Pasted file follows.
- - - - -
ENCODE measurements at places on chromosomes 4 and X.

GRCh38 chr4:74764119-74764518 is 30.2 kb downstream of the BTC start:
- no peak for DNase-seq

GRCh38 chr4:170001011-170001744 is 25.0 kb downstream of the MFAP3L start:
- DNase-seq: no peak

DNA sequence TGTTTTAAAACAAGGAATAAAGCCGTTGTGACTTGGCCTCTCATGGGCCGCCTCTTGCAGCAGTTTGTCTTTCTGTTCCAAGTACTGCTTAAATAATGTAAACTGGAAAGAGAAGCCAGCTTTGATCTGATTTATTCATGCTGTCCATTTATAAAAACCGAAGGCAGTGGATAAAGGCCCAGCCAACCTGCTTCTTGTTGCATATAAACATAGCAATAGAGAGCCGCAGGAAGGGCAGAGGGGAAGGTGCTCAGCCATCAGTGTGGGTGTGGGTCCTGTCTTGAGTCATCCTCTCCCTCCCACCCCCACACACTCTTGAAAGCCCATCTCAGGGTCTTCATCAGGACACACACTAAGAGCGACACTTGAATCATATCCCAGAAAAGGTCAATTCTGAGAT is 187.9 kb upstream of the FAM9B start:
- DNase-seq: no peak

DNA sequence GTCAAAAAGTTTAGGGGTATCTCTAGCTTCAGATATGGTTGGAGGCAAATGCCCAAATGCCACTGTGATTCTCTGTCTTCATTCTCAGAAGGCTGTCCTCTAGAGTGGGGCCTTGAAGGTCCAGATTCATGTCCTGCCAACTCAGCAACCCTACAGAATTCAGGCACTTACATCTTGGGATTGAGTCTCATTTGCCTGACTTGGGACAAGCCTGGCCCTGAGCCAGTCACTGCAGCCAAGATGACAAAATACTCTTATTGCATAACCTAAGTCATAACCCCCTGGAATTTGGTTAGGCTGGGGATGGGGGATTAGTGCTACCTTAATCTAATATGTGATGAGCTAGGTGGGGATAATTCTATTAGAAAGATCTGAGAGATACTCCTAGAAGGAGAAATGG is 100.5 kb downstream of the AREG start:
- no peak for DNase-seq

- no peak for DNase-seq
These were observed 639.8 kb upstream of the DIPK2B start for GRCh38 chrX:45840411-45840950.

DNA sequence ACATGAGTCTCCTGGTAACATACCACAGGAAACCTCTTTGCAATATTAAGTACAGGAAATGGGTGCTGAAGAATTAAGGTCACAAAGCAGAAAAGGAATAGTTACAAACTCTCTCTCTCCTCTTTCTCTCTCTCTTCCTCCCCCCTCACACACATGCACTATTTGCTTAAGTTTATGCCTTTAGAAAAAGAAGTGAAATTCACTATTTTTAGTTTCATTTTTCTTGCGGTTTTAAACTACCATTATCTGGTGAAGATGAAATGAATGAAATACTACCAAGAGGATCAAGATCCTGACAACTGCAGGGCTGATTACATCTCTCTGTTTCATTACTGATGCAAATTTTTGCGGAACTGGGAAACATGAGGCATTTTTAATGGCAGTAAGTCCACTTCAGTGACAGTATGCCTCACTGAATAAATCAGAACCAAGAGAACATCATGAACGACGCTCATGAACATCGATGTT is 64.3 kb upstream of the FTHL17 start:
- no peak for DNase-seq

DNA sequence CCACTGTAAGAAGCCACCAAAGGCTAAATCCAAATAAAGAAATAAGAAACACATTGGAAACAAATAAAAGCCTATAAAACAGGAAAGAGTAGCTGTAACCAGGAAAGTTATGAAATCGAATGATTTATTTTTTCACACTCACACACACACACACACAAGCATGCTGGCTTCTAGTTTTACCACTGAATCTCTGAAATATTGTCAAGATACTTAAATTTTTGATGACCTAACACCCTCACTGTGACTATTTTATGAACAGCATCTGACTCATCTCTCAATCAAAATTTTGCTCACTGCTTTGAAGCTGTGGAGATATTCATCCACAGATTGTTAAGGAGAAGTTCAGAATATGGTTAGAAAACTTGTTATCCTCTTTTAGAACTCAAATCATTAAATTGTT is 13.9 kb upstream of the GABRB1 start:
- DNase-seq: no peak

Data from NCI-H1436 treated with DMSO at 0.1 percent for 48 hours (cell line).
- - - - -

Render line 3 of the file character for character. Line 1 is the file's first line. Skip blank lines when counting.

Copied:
- no peak for DNase-seq